To drill down on anti-Asian hate crimes, Rochester researchers harness social media

University of Rochester

Rochester researchers use Twitter to gauge public opinion toward #StopAsianHate.

In a new study, University of Rochester researchers refine how information gleaned from Twitter users can be used to document public reaction to attacks on Chinese and other Asians in the US in the wake of COVID-19.

Specifically, they examine public opinion toward #StopAsianHate and #StopAAPIHate, the hashtags and websites that provide information, resources, places to donate, and places to report hate crimes.

In a paper posted at arXiv, an open-access, non-peer-reviewed repository of scientific papers, the researchers find that:

  • The growing political divide in the US extends to this issue, with Biden supporters more likely to support the hashtags, and Trump supporters more likely to be negative.
  • Black and white communities tend to divide over this issue as well, pointing to each other as the ones to be blamed for anti-Asian hate crimes. Black Twitter users, for example, are more likely to discuss their solidarity with the Asian community and tend to retweet messages that criticize white supremacy.
  • The hashtags attract more participation from women and younger adults, and from Asian and Black communities.
  • Women are more likely to state direct support and demand policy changes than men, who tend to discuss the issue in more general ways.
  • The hashtags receive more support in states with higher percentages of Asian populations and a higher incidence of racially motivated hate crimes.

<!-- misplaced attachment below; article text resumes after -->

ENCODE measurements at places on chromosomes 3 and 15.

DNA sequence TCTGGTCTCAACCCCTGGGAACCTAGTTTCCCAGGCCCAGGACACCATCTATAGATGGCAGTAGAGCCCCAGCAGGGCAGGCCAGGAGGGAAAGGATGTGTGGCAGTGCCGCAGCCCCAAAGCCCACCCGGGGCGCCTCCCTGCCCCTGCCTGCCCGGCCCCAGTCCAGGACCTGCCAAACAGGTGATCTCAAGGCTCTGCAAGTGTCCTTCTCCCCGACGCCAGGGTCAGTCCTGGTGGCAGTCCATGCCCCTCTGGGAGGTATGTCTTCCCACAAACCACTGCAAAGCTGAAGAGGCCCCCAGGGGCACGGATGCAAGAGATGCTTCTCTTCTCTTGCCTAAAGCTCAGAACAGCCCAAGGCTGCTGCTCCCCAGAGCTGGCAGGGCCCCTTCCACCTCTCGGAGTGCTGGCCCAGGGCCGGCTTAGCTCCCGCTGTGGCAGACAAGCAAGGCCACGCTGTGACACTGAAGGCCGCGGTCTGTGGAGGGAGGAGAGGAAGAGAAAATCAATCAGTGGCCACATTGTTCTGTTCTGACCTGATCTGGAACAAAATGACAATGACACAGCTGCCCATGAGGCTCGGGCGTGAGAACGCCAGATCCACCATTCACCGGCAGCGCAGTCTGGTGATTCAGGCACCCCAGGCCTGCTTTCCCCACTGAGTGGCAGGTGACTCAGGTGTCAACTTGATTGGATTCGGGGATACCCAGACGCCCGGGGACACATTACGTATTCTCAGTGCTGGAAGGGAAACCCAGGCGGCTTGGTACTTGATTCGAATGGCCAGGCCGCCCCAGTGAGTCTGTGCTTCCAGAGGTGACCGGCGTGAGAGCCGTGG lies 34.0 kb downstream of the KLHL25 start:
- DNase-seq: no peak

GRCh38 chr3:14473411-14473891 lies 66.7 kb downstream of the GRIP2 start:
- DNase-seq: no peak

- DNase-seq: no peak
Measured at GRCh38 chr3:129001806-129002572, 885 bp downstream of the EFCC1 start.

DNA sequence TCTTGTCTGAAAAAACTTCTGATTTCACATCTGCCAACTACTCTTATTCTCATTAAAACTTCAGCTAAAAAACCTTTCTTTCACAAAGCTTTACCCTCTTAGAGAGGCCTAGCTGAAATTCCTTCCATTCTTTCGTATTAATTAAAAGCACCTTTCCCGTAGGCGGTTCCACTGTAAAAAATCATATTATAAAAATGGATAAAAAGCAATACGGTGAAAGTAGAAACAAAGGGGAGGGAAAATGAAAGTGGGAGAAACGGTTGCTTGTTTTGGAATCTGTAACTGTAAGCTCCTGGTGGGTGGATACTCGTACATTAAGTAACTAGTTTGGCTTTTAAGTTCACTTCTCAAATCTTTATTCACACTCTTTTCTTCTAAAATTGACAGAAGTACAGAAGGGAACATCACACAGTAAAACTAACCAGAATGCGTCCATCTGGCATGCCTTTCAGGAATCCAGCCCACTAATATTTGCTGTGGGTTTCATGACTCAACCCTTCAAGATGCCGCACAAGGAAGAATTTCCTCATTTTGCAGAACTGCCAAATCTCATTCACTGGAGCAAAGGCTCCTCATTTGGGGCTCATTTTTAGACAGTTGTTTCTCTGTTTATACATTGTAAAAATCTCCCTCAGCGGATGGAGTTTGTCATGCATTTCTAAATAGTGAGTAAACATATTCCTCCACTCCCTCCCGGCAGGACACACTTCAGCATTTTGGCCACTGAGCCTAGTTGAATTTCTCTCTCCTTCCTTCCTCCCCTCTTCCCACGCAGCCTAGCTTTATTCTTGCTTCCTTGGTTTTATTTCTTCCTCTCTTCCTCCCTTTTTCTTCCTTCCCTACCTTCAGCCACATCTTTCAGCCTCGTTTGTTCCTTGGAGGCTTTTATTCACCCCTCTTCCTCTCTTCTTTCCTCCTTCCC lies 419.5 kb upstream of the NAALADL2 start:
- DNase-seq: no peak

The findings are based on postings by 46,058 Twitter users, across 30 states, between March 18 and April 11 of this year.

“Our interest is to always understand public opinion first, and then maybe discover some insight into how the situation can be improved,” says Jiebo Luo, professor of computer science and the corresponding author. “We hope these findings can help us design better ways of removing tension and misunderstandings between ethnic groups. That’s the high-level objective.”

Luo’s research group has conducted similar studies that mine Twitter to explore public opinion about recent or unfolding events. Last year, the researchers showed how the increased use of terms like “Chinese virus” and “Wuhan virus” on the social media platform correlated strongly with a rise in media reports of attacks on Chinese and other Asians or Asian Americans.

Lead author Bruce Lyu, a PhD student in Luo’s group, says the latest paper is “to the best of our knowledge” the first large-scale social-media based study to examine public opinion about the two Asian anti-hate-crime hashtags. Tweets spiked sharply after the March 16, 2021, shootings in Atlanta, in which six of the eight fatalities involved Asian women.

Other collaborators include Mayya Komisarchik, assistant professor of political science with a focus on race and ethnic politics, and Yangxin Fan and Ziyu Xiong, both master’s students at the Goergen Institute for Data Science.

Komisarchik says academic researchers and pollsters have only recently begun to focus their studies of public opinion among racial and ethnic groups even more narrowly on country of origin.

“Only now are people asking Korean Americans and Chinese Americans and Indonesian Americans what they think about issues-and finding that there are important differences there.”

Komisarchik, who emigrated to the US from Russia, says one focus of her research is immigration “as its own kind of force. Development of political identity is different for those who emigrate here, compared to those who were born here.”

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